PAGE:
Perils of on-line backup systems: Carbonite and my Mac
Previously I've lauded Carbonite for providing a comprehensive cloud backup system for Macs. I took out a $99 two-year subscription earlier this year and confidently set to backing up all my important stuff to Carbonite's servers. The initial backup of 49 MB took about two weeks, but then the system ran well until the autumn when I had to reformat my hard disk and reinstall everything. I did this from local backups, so didn't need to call on Carbonite.
Since then, however, things have gone from bad to worse. I reinstalled Carbonite but couldn't link to the original backup because the OS had been reinstalled. So I had to start the backup again. And again. And again. Every time the system locked after about three days and I never got beyond 10 GB. Carbonite's support people were very helpful and we tried everything they could think of. I reinstalled Carbonite several times and every time it failed after a day or so.
Finally, last week after a long chat with technical support, I was told that they could not resolve my issue and would give me a refund, which they have done. Naturally I was disappointed in this and I wonder in what position this leaves other Mac users. Many people recommend Backblaze, but I'm a bit reluctant to start all over again and possibly encounter similar problems.
My temporary solution is to use Dropbox. For some months I've been storing all my data, except iTunes and iPhoto, on Dropbox and it works faultlessly. Now I've extended my storage limit and synced both music and photographs to Dropbox. The upload of some 30GB has gone smoothly and is now complete after only three days (considerably faster than Carbonite ever achieved). I now have secure cloud backups for all my stuff with the exception of applications and libraries. Since I have three local backups, including Time Machine and Drobo, I'm not too concerned about having a complete mirror of the internal disk. The main thing is to avoid losing vital stuff that cannot be replaced.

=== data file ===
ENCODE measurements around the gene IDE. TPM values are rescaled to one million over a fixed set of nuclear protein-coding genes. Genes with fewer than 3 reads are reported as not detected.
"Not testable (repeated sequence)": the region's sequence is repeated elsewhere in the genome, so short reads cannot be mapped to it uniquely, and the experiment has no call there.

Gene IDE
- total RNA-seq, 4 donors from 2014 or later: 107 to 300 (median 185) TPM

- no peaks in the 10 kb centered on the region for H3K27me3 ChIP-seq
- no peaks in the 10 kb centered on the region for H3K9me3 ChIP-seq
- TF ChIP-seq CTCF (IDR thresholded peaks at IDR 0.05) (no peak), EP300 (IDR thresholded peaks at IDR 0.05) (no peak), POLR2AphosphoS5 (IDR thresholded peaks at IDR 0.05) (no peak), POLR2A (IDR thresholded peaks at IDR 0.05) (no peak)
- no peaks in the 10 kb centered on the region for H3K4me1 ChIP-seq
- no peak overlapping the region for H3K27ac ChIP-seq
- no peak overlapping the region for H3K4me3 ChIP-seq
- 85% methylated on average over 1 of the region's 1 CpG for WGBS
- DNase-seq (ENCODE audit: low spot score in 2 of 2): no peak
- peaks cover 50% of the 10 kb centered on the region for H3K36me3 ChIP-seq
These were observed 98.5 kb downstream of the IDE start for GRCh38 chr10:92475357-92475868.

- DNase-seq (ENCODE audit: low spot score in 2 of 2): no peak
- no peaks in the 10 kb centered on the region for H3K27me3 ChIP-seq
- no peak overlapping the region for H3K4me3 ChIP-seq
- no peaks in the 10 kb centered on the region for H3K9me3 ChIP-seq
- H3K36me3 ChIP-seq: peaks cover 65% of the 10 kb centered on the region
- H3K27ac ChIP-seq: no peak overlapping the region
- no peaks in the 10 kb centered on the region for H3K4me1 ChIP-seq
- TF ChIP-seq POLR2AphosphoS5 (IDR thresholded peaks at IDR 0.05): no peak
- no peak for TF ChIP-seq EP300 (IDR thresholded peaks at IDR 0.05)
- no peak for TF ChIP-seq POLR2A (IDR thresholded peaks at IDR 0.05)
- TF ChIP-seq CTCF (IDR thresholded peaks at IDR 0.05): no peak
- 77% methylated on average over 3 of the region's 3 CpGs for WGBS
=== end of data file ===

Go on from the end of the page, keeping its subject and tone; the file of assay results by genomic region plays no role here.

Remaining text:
Of course, Dropbox is a synchronisation system and is not directly comparable with Carbonite and Backblaze, for example. It means that all my data is synced to all my computers (including the Air where the minute 64GB SSD drive is filling up alarmingly). This can have benefits, but does mean a lot of bandwidth.
Do far it all works well and I have peace of mind while I consider other options. Pity about Carbonite, though. I wonder if Leo Laporte knows, because I first used Carbonite after his recommendation on one of his regular podcasts?